As a buyer, I find it very frustrating to ask the seller a question, and not have my question answered prior to auction closing. e.g. the dimensions of the item, or what material it is made from. I will not bid when I am in this scenario…….no sale sorry……!!

    Secondly, I am suspicious of the quality of the goods, when a local supplier gives me no reply, or a nonsense reply, when I ask to come and view the goods prior to bidding !

    p.s. awesome article, thanks.

  5. James Judd

    I know Michael I have your book in its pride of place, purchased it hot off the press, thank you for it.

  6. Emma B

    To James Judd: If only I could think of copying something or someone that would make me a multimillionaire in a few years! Not jealous are you?
    Loved this article Michael (and your book) I have a hint not mentioned here: Look at ‘Closing Soon’ for those unloved, unnoticed, badly catorised bargains.

  7. Richard B

    “Climate Change has been postponed until we can afford it again”.
    Quite an ignorant attitude to take! Just because there’s less disposable income around doesn’t mean you can ignore the most important issue to affect our lives (and future generations).

  8. Almost Antique

    Very slick Commonsense (foreign concept to many under 50′s) and highly entertaining! Loved the, “staying in is the new going out” as this double entendre – yes, some of my new stuff has gone out by way of sale on Trade Me, and I’m relieved to know that it’s not just me who shies away from the control freaks who list their demands aka the Gestapo. Great article thanks. Almost Antique.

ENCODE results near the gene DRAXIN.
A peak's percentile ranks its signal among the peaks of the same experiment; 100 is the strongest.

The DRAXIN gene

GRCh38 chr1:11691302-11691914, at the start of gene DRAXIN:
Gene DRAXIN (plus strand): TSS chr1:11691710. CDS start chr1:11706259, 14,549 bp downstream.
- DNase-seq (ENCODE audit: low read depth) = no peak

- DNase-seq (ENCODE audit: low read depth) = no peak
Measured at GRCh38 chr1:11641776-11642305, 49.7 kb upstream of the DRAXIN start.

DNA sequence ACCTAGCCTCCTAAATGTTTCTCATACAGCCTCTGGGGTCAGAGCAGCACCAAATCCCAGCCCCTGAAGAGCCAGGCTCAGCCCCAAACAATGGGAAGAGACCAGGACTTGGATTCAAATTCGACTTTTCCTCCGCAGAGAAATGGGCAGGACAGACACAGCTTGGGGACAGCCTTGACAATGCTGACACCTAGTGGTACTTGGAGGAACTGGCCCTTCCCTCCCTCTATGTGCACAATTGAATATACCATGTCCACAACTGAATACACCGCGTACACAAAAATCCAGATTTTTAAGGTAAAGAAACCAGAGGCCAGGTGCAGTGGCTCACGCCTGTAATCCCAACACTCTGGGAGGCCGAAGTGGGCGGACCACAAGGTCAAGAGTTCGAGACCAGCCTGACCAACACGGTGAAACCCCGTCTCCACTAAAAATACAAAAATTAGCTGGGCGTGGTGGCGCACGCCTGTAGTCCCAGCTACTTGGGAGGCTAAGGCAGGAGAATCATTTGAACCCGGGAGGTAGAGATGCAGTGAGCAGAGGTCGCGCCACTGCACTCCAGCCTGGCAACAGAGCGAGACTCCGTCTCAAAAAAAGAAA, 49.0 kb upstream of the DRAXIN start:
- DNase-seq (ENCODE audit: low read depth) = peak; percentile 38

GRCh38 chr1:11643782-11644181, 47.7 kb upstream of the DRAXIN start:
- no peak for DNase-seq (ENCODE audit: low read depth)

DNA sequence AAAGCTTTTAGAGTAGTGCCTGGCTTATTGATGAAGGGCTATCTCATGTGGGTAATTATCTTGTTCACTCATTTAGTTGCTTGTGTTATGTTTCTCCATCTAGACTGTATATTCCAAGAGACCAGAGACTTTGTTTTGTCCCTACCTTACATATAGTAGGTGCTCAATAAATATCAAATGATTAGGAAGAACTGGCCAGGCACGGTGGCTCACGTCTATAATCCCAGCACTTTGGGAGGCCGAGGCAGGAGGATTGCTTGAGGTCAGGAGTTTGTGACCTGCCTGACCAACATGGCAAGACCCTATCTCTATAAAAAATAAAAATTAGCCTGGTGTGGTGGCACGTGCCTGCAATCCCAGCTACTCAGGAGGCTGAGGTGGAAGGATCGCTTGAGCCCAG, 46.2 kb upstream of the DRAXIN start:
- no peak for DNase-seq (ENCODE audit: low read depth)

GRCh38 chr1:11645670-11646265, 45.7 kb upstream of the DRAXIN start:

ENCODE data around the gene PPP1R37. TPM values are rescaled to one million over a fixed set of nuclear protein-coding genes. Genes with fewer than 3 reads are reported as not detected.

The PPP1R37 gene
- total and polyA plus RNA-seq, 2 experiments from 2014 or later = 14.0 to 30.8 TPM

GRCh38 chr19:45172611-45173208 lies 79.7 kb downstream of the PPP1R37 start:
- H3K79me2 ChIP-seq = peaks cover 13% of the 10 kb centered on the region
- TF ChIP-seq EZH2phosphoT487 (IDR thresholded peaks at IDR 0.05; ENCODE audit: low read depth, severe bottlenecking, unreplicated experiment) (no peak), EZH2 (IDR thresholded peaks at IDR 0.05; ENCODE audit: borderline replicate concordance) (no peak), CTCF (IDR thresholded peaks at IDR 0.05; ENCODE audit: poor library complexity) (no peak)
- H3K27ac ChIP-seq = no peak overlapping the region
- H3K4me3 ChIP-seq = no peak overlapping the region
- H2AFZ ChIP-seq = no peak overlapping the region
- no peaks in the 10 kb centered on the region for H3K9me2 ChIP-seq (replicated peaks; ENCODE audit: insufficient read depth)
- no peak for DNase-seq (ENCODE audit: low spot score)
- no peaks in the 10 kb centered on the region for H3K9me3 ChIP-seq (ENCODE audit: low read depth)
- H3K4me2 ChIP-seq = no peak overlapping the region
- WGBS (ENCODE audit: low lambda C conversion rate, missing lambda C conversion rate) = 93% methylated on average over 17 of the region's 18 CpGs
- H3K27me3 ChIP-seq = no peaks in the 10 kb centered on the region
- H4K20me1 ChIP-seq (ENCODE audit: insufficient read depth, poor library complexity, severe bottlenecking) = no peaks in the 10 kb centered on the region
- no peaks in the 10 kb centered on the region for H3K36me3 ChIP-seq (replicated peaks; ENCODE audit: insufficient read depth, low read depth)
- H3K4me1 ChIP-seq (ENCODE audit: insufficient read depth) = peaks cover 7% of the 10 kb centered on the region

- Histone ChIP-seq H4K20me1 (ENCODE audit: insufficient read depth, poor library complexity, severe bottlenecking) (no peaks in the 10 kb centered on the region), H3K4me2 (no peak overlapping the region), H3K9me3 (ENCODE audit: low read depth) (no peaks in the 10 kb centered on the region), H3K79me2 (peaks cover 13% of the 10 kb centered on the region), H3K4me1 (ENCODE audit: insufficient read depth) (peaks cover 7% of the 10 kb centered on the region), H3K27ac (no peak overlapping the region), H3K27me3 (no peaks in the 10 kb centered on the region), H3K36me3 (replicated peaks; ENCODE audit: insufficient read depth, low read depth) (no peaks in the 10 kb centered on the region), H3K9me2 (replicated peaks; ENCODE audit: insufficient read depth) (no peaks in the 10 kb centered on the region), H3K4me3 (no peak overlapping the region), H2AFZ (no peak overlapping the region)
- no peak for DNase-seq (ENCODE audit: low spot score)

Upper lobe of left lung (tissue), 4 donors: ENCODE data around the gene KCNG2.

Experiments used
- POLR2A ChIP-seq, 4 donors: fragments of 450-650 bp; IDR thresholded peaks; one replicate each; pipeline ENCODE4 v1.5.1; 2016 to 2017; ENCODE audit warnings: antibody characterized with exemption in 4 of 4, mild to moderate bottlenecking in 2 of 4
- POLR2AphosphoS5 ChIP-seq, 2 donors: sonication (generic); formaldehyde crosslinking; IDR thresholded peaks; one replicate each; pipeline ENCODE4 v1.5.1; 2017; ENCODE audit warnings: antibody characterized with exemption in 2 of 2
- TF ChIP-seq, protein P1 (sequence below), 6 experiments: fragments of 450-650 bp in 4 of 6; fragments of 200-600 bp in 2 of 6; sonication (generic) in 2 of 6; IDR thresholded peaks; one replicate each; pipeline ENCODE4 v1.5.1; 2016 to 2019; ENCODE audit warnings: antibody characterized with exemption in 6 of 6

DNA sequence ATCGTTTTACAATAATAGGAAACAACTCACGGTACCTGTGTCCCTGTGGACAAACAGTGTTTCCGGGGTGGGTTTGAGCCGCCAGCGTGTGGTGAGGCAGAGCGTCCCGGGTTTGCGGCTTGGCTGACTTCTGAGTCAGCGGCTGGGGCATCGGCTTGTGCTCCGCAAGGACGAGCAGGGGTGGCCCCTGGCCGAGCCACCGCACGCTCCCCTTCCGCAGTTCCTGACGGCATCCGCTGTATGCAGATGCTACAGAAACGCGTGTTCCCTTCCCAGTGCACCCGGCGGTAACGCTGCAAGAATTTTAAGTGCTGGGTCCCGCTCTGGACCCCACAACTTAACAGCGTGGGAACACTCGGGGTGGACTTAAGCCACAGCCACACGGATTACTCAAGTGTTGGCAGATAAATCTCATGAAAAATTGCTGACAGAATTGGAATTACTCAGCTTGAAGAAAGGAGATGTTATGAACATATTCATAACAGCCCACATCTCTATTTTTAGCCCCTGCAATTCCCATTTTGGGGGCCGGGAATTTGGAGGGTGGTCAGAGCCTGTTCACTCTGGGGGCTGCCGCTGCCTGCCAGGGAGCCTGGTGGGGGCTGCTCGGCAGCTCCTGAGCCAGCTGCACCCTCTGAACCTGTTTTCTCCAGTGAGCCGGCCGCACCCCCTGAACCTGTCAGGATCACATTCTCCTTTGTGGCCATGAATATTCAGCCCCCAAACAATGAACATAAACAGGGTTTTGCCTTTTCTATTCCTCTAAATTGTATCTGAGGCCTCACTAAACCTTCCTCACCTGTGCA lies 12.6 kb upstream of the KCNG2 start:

9. Joanne

    As a top seller of plus size clothing, I have found lately that traders seem to be bypassing the buy now option and going straight for the reserve which is generally only a $1 or $2 less. I presume this is so they can secure the item but still have a week before they have to pay – there is a higher risk of a bidding war but lately most buyers seem to know how to show restraint. Thinking out loud, it would be really helpful if Trade Me could notify me once an auction reaches reserve. Why… well I might have to take it off the shelf, I might want to check out the leading bidder, I might want to advertise another of the same or I might want to go and buy more!

  10. Michael Carney Post author

    >RE 9. Richard:
    Research data from around the world shows an interesting gap (usually called the Value-Action Gap) between peoples’ beliefs and their actions. A majority of Britons, for example say (Source: JWT Anxiety Index March 2009) that they’re anxious about our planet running out of natural resources, about over-population, species extinction, water pollution and many of the other ills besetting our environment. But most pro-environment behaviours adopted in the past year in the UK (recycling, dining in, re-using rather than replacing, reducing electricity usage, etc) are more because of the recession than because of any concerns about the environment.